On the lighter side, he added, "there's a local expression, 'Nous avons fréquenté chez les Juifs,' which really means, 'We courted at the cemetery.' Our burial place was a romantic rendezvous for young Carpentras couples."

Amar reminded us to visit the nearby St. Siffrein Cathedral, with its late-15th-century flamboyant Gothic southern portal known as the Jewish Gate, topped by a "Rats' Ball" sculpture, a high-relief stone orb punctuated by scrambling rats. He explained: "Through that side door, if Jews sought conversion, they could enter close to the baptism font and leave as 'new Christians' through the front door, but very few did. No one really knows what the strange sculpture means, but there's a legend that the 'Rats' Ball' represents the Catholic Church being bitten by heretics -- Jews, Moors and Cathars." The Carpentras tourism office, on the other hand, says it represents the passage of time eating away at the world.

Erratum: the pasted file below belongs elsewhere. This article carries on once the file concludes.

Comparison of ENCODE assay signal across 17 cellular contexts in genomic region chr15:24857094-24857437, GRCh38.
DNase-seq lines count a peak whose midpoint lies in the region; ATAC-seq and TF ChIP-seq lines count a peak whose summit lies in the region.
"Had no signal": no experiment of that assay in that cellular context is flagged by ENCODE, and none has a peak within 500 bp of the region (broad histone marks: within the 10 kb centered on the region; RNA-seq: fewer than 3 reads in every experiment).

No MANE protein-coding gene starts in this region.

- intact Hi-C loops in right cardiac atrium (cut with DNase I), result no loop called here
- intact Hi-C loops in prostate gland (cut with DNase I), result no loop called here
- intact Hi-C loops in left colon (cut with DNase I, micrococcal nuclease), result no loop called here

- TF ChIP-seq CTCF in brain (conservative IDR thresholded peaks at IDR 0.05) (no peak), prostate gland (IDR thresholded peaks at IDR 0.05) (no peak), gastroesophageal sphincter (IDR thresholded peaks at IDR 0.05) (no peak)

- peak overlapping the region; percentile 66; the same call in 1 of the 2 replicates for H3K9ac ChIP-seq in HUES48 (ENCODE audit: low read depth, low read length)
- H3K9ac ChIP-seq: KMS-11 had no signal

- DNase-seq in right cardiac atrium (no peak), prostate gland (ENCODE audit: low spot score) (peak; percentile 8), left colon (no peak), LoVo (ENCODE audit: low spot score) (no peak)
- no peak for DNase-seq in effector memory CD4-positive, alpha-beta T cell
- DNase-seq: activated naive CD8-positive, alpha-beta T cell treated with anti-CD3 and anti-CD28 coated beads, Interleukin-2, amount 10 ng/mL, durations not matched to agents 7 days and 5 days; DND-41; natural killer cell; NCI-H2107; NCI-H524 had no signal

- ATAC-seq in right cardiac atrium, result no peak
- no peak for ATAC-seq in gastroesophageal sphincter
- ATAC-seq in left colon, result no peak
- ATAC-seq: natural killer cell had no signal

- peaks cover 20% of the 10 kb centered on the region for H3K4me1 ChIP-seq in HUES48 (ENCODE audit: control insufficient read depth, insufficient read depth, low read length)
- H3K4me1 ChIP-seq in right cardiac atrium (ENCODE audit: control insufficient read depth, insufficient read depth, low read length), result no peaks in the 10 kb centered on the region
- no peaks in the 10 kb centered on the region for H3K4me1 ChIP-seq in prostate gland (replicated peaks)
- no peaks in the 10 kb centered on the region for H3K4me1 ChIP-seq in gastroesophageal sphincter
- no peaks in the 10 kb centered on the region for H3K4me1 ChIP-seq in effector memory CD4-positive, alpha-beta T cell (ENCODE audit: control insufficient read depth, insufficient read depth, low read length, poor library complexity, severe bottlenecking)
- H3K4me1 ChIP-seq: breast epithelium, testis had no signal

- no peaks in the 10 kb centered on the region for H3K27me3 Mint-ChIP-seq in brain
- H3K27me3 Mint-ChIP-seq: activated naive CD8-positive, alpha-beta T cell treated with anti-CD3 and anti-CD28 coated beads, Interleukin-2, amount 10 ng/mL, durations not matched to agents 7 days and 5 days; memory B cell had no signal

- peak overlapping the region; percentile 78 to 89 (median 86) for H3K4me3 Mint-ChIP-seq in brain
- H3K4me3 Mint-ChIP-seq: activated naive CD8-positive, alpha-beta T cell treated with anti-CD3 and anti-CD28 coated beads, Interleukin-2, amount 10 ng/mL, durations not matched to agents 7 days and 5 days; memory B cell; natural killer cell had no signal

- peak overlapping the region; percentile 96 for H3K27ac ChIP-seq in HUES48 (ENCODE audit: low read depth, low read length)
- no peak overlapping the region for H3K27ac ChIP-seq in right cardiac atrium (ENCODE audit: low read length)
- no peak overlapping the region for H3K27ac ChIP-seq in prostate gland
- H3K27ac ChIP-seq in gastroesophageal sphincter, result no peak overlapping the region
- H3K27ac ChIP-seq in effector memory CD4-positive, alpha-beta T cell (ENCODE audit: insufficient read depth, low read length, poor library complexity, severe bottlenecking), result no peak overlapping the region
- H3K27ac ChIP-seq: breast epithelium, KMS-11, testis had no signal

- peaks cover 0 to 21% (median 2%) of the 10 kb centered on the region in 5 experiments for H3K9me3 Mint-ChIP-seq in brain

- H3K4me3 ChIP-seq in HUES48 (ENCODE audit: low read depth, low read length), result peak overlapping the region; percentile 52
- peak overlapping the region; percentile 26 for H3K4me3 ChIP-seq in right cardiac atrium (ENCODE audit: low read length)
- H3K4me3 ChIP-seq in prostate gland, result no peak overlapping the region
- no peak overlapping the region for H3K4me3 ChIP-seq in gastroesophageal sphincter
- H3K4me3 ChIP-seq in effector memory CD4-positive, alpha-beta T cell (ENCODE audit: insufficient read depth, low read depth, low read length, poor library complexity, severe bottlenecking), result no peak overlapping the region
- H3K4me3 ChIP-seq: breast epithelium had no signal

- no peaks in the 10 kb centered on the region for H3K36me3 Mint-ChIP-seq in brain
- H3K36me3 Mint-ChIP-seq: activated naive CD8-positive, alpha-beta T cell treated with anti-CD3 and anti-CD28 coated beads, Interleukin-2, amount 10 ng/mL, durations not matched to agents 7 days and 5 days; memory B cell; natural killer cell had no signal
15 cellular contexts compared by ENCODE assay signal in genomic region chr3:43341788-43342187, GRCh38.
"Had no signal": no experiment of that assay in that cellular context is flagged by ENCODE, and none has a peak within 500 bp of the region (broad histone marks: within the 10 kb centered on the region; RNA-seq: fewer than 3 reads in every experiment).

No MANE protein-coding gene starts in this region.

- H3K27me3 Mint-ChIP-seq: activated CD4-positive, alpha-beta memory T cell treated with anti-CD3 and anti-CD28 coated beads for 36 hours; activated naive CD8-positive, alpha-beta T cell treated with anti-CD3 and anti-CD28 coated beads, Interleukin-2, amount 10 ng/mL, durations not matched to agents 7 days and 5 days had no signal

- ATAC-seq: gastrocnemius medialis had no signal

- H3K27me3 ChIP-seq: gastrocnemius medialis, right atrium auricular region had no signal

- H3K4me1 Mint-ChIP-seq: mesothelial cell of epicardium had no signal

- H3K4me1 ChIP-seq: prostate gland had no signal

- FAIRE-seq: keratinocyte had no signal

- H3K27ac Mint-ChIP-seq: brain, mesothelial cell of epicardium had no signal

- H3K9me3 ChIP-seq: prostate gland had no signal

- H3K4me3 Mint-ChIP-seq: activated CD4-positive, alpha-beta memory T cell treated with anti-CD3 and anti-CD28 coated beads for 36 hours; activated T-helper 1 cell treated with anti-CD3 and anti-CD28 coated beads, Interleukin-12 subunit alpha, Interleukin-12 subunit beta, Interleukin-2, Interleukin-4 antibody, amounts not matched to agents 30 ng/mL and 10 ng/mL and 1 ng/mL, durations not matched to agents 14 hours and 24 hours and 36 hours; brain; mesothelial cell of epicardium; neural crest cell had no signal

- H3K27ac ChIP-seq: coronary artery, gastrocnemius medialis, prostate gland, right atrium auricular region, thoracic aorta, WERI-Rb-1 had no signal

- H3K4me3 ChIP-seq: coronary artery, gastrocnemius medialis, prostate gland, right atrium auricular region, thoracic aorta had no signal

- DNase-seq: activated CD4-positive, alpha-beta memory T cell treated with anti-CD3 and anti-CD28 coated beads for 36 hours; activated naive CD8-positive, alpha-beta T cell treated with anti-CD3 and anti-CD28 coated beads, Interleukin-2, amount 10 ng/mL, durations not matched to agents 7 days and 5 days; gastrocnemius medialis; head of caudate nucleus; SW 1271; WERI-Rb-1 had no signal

We drove the 17 miles to Cavaillon, heading to the Rue Hebraique, the only original, intact carriere in the Comtat. Waiting for us at the street-level courtyard to lead us up the exterior metal stairs to the synagogue entrance was our guide, Angélique Lopez, engaged by the city, which owns the synagogue-museum. No services are held here. Lopez said the house of prayer had been reconstructed in the late 18th century on its 15th-century foundations, a little sister of Carpentras, right down to Elijah's chair.